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Hellenistic theatre of Smyrna under excavation


An ancient theatre in what was formerly the Greek city of Smyrna (Turkish İzmir), built during the Hellenistic period, is currently being excavated by a team from Dokuz Eylül University (DEU).

Hellenistic theatre of Smyrna under excavation
Credit: AA
The excavations have reportedly unearthed sections of the cavea (ie. the semi-circular bank of seating) resting on the slopes of Mount Pagos (Kadifekale today).

Speaking to state-run Anadolu Agency, the head of the excavations, Akın Ersoy, who is also an associate professor of archaeology, said Smyrna had a history of 8,000 years and the latest chain of the history was on the slopes between the Agora and Mount Pagos.


He said the construction of the theatre, perched on a rocky hill with a magnificent view of the city, had started in 3rd century BC and was used for some 700 years, when it was abandoned in the 4th century.

“We started excavations in 2012. Theatre excavations are troublesome because both filling levels are too high and a significant amount of blocks were used in the construction of this monumental structure. We have reached the rows of seats during excavations after 1,500 years. Some of the walls had already been reached during the clearing of houses. Next year we hope that we will reach the orchestra pit, which is one of the most important parts of theatre structures.”

Hellenistic theatre of Smyrna under excavation
Hellenistic theatre of Smyrna under excavation
Hellenistic theatre of Smyrna under excavation


Hellenistic theatre of Smyrna under excavation
Hellenistic theatre of Smyrna under excavation
Hellenistic theatre of Smyrna under excavation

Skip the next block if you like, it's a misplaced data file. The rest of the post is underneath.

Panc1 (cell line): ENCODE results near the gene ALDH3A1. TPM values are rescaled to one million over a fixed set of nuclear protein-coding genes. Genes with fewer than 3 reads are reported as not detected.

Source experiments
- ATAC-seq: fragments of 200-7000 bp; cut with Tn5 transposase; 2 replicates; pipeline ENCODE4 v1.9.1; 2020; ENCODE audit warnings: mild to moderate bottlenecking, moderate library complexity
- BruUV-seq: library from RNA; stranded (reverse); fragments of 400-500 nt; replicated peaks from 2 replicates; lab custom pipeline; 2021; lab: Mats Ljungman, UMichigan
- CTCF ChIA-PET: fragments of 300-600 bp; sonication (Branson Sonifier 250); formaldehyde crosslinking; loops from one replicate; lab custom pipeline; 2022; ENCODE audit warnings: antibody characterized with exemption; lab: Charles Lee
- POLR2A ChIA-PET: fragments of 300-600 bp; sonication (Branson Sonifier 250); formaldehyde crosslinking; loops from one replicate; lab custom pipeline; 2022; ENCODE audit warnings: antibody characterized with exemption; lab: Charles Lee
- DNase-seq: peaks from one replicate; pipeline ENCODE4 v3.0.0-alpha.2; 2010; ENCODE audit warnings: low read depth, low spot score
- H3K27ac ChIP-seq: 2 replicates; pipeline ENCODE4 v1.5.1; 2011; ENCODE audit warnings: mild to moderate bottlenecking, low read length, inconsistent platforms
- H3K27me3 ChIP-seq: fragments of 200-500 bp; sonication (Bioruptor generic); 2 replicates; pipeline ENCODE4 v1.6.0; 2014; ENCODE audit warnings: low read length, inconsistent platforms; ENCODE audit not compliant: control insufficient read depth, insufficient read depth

Credit: YeniAsir
Ersoy said they also found ancient sculptures, coins and ceramics during the excavation works.

“In the ancient period, ancient cities competed against each other. We are facing a contestant theatre of a competitive city. Perhaps we will witness many new things with this theatre. The next phase will be to make this place registered as an ancient site,” Ersoy said.


The most comprehensive information about the ancient theatre can be obtained from the plans, drawings and studies of Austrian architects and archaeologists Otto Berg and Otto Walter, who conducted research in the region in 1917 and 1918. According to their reports, the remains of the theatre carry the characteristics of the Roman era.


Editor's Note

Smyrna, founded around the 11th century BC by Aeolian settlers, was one of the principal Greek settlements in western Anatolia, with a continuous Greek presence until September 13, 1922, when the Turkish army of Kemal Atatürk burned the city's Greek and Armenian neighbourhoods in what became known as the Great Fire of Smyrna. The death toll from the ensuing massacre of the indigenous Greek and Armenian populations is believed to have numbered up to 100,000 people.

Source: Hurriyet Daily News [December 19, 2018]

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